The circular economy has attracted considerable attention also in relation to water, an indispensable element to the sustainment of life and a critical input resource for the world economy. Despite a growing body of research on the circular economy of water (CEW), a consistent terminology and a clear conceptualisation of CEW strategies are lacking. Without such aspects, decision-makers, scientists and professionals may be hindered in developing a shared understanding of problems and solutions and exploiting new opportunities in the domain of the CEW. Furthermore, we argue that water is a unique element in the circular economy because it is a resource, a product and a service with no equivalent in the economic system and should be considered and valued as such in the CEW. Accordingly, we provide the definition of the CEW as an economic framework for reducing, preserving and optimising the use of water through waste avoidance, efficient utilisation and quality retention while ensuring environmental protection and conservation. Building on an analysis of academic literature and cases studies, we outline and illustrate a set of nine CEW strategies, including Rethink, Avoid, Reduce, Replace, Reuse, Recycle, Cascade, Store and Recover. Finally, we identify normative (legislation), governance (roles and responsibilities) and implementation (barriers and opportunities for application) challenges that need to be addressed to facilitate the transition to a comprehensive CEW.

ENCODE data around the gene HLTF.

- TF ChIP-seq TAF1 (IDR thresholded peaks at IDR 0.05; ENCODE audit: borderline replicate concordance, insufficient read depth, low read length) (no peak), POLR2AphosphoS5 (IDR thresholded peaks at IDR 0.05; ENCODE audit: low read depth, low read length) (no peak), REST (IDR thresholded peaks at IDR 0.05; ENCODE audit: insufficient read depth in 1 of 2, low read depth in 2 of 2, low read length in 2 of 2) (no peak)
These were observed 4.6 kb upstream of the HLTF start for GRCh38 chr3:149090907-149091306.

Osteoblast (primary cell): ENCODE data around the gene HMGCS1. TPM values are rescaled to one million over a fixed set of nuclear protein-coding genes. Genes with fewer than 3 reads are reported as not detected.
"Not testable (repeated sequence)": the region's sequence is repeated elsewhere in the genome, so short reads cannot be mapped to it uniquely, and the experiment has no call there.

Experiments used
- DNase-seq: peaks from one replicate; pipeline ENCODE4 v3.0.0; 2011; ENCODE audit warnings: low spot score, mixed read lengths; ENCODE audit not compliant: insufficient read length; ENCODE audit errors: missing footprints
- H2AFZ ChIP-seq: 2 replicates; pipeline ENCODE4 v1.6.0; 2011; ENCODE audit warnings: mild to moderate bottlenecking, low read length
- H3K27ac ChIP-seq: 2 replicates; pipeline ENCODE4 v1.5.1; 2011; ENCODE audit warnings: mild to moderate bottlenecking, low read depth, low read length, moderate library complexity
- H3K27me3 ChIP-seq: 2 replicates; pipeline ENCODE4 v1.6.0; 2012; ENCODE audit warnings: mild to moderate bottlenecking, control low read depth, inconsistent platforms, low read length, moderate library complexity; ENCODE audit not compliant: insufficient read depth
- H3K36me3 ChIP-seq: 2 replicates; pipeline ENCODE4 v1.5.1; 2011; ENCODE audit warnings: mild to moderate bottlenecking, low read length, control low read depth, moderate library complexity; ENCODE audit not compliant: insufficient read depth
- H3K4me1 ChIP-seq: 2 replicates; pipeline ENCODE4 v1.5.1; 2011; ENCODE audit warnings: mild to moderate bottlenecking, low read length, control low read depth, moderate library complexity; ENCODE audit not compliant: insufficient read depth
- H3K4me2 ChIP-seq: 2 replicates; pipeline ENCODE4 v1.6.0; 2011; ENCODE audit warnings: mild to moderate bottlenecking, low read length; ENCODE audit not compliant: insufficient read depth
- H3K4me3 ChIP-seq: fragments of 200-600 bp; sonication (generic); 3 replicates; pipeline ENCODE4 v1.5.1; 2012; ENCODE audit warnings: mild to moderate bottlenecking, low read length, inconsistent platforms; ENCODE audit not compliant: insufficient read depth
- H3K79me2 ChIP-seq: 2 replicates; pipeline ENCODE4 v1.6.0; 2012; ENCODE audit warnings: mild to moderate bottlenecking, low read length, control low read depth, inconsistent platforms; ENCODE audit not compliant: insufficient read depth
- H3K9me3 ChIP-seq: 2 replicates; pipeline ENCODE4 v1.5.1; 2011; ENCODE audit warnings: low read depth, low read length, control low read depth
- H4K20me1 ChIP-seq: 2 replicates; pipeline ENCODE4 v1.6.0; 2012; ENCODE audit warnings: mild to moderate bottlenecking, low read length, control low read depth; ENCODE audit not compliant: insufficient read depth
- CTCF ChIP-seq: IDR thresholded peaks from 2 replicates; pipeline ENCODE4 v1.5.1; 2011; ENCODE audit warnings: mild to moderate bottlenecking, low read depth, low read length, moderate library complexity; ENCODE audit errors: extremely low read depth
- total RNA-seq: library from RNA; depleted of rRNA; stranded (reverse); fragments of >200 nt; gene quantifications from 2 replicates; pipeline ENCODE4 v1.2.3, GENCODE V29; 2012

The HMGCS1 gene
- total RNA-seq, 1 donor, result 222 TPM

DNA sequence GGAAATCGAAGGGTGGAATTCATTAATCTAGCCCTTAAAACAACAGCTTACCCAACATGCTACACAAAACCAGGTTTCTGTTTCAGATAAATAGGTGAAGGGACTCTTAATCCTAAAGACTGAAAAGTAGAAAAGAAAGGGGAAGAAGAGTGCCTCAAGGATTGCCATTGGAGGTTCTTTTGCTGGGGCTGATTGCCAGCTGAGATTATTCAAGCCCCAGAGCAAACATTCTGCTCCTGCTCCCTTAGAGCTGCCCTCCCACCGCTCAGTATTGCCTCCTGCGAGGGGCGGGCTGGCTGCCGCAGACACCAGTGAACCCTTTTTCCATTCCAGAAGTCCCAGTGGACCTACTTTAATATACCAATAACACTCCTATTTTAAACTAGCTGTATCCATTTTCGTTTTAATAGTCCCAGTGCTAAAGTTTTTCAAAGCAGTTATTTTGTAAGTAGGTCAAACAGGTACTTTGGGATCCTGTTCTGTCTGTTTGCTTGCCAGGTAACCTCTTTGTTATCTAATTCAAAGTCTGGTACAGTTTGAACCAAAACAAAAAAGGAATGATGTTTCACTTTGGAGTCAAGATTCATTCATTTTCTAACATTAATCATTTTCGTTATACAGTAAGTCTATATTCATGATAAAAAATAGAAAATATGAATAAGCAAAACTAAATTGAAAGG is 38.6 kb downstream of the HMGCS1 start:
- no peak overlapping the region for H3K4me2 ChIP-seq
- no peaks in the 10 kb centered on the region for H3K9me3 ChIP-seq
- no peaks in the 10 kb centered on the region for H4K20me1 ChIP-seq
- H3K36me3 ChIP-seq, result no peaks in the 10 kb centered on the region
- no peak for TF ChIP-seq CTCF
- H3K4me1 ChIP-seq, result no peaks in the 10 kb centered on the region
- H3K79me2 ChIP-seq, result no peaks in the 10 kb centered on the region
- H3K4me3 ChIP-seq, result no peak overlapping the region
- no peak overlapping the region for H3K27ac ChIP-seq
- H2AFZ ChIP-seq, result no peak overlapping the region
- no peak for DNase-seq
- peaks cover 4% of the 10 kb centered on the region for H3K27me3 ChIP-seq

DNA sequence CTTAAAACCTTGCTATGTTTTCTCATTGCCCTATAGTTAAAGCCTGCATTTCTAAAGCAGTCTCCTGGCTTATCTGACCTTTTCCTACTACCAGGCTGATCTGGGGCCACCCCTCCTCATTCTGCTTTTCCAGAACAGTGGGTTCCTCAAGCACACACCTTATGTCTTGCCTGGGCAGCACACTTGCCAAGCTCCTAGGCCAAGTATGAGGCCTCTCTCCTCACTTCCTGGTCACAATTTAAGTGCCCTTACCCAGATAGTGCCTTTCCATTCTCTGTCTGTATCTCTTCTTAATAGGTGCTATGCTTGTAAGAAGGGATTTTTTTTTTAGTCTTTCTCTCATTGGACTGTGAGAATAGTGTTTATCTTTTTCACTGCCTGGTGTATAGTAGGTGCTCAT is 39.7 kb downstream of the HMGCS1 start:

|Number of pages||15|
|Journal||Circular Economy and Sustainability|
|Publication status||Published - 2022|